Style and substance can extend to the spaces outside your doorways with the help of a landscape architect. Above and below ground can benefit greatly with some expert know-how. We asked Graham Kimak about what he and his team at Graham Kimak Landscape Design bring to dozens of homesites each month…and what every homeowner needs to know to get started.
Q: How much help can a homeowner get (and what if you don’t know what you want)?
A: Our expertise happens to be creating outdoor living spaces that a family of four can enjoy or creating a park that hundreds of people enjoy every day. Also, our scope goes well beyond knowledge just dealing with plant material. A professionally designed landscape not only creates curb appeal, but it can also raise the value of your home. We provide a client with the big picture. Designers provide the vision and detail that an average homeowner can’t imagine. Finally, some firms like ours provide construction project management. Our motto is “From Consultation through Completion.” We write specifications, create contractor bid packages and oversee the project during installation until the final punchlist is complete.
Q: What type of planning can a landscape architect provide?
A: When designing a landscape, we take so much into consideration. We are thinking about what style and color of hardscapes for terraces, walkways, patios that go with the architecture of the home. We do a lot of listening at the first consultation to determine the scope of work, the likes and dislikes of the client and best fit for their lifestyle, so our designs are a translation from words to a drawing. In that drawing set, we can include the following: drainage, hardscapes, lighting, pools, retaining walls, fencing, fireplace, firepits, covered porches, cook stations, signage and even more.
Q: What if you don’t know what type of plants you like?
A: We pride ourselves in plant knowledge. I have always said there are yards, landscapes and gardens. The vast majority of work is designing landscapes; the client already has a yard and we make it into a landscape or garden. Clients often say, “we want low maintenance”, which is totally achievable, but plants, irrigation and lighting all have some maintenance. One aspect of our plan set is a maintenance schedule on the plant list. It tells the homeowner what do to and when. I started providing this information when I walked up to a client’s garden and noticed a maintenance contractor shearing a gardenia into a green ball that probably had 200 blooms weeks away from peaking with color and fragrance.
Q: How important is it to consider the growth potential of shrubs before adding them to the landscape?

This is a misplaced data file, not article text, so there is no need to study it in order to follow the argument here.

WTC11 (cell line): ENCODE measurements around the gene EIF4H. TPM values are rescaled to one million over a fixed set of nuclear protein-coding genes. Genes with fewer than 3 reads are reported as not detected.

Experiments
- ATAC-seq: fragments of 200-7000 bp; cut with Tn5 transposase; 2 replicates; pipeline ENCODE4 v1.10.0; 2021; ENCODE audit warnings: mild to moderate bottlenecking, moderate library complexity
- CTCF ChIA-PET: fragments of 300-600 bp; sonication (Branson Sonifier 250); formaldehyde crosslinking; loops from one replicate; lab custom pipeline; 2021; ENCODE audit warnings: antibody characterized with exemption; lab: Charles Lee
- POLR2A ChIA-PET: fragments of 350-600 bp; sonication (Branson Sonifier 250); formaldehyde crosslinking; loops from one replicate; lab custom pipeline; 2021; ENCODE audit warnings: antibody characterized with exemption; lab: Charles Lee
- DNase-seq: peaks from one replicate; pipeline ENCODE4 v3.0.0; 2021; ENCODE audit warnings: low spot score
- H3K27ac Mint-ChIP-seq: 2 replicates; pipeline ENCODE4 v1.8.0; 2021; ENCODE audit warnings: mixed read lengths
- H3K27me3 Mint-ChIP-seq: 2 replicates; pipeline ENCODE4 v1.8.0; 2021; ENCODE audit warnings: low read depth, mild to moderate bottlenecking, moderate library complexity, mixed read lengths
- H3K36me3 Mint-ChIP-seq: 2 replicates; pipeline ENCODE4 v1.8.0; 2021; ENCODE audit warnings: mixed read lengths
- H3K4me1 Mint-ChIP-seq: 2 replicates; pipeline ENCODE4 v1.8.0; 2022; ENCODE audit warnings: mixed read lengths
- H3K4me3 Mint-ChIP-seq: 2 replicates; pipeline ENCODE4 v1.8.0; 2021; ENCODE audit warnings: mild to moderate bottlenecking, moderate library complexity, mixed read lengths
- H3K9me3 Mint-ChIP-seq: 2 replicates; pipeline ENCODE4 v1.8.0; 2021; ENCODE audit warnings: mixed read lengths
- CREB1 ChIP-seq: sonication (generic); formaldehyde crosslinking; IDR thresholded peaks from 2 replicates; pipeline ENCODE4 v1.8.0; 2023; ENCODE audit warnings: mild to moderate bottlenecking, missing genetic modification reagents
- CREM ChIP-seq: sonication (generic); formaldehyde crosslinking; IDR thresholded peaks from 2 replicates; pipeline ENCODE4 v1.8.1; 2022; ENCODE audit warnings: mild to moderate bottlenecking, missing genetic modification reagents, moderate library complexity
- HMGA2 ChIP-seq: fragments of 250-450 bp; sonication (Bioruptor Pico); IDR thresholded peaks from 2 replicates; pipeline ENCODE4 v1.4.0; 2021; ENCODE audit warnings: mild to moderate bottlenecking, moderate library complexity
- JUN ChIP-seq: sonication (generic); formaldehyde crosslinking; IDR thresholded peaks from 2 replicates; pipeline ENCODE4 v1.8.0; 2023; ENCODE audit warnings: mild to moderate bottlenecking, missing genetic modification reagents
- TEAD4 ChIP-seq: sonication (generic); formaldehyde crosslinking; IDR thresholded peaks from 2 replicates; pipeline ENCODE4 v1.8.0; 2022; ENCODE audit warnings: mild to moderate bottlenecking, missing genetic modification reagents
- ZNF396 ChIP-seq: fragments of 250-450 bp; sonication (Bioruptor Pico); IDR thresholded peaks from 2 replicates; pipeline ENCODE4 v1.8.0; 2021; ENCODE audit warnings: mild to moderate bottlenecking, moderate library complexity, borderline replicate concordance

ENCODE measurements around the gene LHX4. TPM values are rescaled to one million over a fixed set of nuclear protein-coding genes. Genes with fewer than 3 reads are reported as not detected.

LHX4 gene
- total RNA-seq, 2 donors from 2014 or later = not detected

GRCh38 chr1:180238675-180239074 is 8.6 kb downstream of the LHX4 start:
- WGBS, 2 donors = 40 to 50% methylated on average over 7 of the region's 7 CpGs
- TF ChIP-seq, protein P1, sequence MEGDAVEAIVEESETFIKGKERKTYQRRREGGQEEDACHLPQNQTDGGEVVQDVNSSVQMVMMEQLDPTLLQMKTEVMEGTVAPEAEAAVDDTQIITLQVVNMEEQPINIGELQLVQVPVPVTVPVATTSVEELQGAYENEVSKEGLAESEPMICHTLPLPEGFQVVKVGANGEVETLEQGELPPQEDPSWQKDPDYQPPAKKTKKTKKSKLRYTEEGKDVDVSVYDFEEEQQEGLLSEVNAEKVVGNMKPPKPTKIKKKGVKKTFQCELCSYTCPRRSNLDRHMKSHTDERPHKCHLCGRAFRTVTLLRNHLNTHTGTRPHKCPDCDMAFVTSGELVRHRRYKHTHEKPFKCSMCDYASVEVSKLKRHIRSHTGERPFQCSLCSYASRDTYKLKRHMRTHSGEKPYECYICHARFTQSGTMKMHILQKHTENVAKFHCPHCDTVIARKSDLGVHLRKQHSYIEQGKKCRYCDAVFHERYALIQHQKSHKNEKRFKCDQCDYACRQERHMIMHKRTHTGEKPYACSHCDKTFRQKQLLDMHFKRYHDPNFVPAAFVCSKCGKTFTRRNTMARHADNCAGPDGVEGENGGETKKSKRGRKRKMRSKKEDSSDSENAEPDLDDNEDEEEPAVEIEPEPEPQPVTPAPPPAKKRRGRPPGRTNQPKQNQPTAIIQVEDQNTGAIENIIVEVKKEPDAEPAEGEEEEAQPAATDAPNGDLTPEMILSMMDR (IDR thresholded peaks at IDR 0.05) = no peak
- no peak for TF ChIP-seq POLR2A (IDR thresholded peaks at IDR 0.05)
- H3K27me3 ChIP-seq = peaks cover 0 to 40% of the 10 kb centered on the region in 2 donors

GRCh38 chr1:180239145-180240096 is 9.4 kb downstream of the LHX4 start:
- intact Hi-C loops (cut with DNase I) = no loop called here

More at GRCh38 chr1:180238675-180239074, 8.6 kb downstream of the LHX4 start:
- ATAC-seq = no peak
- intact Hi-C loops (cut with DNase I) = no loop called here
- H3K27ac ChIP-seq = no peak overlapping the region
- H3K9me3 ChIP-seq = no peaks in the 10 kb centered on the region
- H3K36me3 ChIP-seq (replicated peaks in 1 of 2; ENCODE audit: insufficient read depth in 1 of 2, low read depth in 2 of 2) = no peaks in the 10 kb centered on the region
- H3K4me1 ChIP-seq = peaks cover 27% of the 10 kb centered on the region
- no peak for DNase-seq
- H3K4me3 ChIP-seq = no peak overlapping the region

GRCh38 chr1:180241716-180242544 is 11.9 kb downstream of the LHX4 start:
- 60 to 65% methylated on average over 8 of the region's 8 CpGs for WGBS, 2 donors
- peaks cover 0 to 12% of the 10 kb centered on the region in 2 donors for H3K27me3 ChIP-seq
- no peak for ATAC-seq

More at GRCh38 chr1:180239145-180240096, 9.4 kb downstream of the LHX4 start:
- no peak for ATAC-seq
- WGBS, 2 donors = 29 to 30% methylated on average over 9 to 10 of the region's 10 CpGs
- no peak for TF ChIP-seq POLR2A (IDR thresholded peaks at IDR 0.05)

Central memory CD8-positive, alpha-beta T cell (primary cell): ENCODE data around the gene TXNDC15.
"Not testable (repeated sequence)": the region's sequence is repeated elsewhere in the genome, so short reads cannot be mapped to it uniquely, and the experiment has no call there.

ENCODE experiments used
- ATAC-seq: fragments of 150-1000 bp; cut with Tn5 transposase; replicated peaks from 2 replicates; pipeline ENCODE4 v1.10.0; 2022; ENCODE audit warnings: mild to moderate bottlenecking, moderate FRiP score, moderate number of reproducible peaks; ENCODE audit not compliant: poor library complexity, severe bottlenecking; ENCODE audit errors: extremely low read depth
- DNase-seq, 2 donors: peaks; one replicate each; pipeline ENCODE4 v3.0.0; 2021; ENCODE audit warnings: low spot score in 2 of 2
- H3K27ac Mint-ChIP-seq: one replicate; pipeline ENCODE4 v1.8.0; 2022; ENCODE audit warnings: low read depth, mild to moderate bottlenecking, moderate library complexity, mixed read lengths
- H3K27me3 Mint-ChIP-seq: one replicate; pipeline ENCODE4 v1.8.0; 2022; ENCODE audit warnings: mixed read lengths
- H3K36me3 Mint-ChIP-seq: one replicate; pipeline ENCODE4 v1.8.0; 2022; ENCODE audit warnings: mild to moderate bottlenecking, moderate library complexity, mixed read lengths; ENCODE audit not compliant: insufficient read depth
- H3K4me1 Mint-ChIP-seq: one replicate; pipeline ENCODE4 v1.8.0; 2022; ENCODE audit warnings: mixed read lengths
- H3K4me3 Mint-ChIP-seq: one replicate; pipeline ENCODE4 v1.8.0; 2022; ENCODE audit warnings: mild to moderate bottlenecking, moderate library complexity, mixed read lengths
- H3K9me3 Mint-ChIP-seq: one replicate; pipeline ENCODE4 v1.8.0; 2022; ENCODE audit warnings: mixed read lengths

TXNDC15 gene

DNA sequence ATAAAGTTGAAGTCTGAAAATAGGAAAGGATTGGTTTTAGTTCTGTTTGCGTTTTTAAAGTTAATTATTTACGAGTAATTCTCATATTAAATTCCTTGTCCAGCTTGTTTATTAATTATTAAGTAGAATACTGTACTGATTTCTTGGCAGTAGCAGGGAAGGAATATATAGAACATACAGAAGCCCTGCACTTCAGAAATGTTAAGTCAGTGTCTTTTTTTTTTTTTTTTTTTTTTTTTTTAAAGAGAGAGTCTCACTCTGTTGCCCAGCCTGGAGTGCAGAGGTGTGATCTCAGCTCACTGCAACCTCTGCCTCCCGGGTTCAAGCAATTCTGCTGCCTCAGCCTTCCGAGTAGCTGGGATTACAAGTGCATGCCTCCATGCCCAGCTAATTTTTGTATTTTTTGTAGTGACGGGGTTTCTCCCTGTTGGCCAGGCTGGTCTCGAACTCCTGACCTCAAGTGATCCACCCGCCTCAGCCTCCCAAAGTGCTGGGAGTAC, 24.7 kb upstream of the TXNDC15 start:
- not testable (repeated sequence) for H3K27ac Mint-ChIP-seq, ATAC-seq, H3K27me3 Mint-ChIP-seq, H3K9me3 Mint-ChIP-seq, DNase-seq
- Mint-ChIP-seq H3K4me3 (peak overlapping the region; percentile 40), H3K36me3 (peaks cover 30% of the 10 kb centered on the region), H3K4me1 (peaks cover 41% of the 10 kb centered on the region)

A: This is a major consideration during the design phase. We design for maturity of the plant material. It may look slightly undersized when it is installed, however, we have to plan for what the plant will look like 10 or 15 years down the road. We look at spacing between plants. We look at how far a plant should be installed off the house walls and how many plants work in this space. It might look great when it is first installed, but if you are removing or heavily pruning plants three or four years down the road, then too many plants were used. Plus, the benefit of proper placement and size translates to less money during the installation and less money out of pocket for removal and over pruning in those years to come.
Q: What do you wish homeowners knew about that they may not?
A: A very important part of a successful design is maintenance. A review of the irrigation system a couple times a year can save lots of money and time dealing with either over-watering or under-watering. Irrigation should be run early in the morning, so a client rarely knows if a head is broken or not spraying properly. Either run the system during the day for a full review or have a contractor do a service call a couple times a year. Also, we require rain sensors with our installations. This wireless gauge saves the client money and plants by not over watering after a rainstorm.
Q: What does a homeowner need to have in mind before meeting with a firm such as yours?
A: All we need to know is how you want to use the space. We ask for any likes or dislikes. I once had a wonderful client say, “I don’t have a stitch of yellow in my closet, I don’t want a yellow flower in my garden.” This kind of input is really helpful when we go to design. We do a lot of listening at first, then once we get into the design and details, that’s when we do a lot of talking.
With a Bachelors of Landscape Architecture from Clemson Graham Kimak has been designing in the upstate for 28 years. GKLD focuses on residential work of all sizes and the six person firm will celebrate their 10 year anniversary in July.